Researchers presented at Digestive Disease Week that physical activity including walking and muscle-strengthening activities significantly reduced the risk of cirrhosis-related deaths
“The benefit of exercise is not a new concept, but the impact of exercise on mortality from cirrhosis and from liver cancer has not yet been explored on this scale,” said Tracey Simon, MD, lead researcher on the study and instructor of medicine at Harvard Medical School and Massachusetts General Hospital, Boston, MA, in a statement. “Our findings show that both walking and strength training contribute to substantial reductions in risk of cirrhosis-related death, which is significant because we know very little about modifiable risk factors.”
Dr Simon and colleagues explained that there are currently no guidelines for exercise targeted at preventing liver disease, however, hoped their research would help guide data in the right direction to advise patients with confidence.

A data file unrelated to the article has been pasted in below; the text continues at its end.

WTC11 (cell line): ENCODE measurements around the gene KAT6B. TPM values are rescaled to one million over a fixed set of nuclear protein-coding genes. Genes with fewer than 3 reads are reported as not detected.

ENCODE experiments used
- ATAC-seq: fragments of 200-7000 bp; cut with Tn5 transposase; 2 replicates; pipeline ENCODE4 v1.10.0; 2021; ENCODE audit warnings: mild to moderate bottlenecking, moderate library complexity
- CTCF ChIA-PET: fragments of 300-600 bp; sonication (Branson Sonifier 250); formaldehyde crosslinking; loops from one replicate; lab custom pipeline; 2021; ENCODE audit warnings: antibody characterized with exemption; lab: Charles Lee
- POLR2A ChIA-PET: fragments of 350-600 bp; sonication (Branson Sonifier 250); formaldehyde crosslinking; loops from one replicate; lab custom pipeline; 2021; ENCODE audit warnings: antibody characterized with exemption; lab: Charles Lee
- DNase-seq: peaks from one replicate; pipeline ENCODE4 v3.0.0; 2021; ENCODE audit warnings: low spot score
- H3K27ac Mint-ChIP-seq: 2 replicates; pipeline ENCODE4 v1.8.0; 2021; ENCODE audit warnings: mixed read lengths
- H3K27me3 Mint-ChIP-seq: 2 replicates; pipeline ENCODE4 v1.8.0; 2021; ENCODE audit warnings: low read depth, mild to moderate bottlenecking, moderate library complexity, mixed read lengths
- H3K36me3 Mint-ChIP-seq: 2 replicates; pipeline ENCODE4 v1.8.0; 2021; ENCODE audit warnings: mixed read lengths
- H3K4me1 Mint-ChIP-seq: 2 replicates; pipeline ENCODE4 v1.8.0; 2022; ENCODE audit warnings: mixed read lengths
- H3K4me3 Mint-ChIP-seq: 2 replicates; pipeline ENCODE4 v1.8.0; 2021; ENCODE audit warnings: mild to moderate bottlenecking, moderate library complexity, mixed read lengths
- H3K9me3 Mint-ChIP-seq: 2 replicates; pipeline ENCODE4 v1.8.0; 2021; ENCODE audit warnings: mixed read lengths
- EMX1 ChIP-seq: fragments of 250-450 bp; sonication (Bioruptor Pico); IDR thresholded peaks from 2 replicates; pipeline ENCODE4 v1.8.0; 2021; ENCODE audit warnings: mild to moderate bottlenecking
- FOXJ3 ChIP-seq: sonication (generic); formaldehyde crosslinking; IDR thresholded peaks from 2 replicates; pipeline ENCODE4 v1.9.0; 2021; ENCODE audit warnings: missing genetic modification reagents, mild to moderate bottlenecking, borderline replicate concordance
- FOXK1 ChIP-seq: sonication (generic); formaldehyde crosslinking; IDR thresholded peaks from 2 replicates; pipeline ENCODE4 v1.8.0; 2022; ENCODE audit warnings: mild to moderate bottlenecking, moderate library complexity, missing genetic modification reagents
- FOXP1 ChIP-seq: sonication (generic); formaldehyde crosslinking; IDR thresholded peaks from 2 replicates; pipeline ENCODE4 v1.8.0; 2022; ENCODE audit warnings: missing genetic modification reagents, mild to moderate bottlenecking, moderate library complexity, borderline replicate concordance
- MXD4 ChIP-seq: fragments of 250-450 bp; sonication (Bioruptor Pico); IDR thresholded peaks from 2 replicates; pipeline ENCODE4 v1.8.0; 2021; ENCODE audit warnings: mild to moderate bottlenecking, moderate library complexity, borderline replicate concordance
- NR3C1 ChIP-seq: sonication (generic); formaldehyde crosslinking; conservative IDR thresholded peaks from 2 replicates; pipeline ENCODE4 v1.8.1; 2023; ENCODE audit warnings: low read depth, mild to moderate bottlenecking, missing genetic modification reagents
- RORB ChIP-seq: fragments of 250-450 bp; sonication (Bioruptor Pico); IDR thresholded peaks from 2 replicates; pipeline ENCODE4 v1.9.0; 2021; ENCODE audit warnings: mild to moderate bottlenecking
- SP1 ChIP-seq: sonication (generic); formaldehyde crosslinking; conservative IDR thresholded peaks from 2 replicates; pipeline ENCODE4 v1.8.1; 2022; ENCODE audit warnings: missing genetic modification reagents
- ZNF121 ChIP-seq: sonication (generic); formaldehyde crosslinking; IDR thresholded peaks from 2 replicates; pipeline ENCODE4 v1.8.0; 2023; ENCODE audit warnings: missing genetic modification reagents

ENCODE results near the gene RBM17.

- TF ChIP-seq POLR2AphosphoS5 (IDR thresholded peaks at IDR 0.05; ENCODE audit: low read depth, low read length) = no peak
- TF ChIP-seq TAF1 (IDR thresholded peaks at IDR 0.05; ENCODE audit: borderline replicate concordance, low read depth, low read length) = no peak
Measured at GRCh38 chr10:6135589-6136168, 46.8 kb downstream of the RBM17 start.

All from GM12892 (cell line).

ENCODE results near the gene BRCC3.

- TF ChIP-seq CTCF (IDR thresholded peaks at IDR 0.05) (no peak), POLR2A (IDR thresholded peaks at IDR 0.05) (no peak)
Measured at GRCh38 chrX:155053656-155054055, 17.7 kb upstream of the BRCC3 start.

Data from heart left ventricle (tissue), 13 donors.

“The study followed 68,449 women from the Nurses’ Health Study and 48,748 men from the Health Professionals Follow-up Study, without known liver disease at baseline,” explained a press release. “Participants provided highly accurate data on physical activity, including type and intensity, every two years from 1986 through 2012, which allowed researchers to prospectively examine the association between physical activity and cirrhosis-related death.”
Results showed that adults in the top 20%, had a 73% lower risk for cirrhosis-related death than those in the bottom 20%.
“In the U.S., mortality due to cirrhosis is increasing dramatically, with rates expected to triple by the year 2030. In the face of this alarming trend, information on modifiable risk factors that might prevent liver disease is needed,” said Dr Simon in a press release. “Our findings support further research to define the optimal type and intensity of physical activity to prevent adverse outcomes in patients at risk for cirrhosis.”—Edan Stanley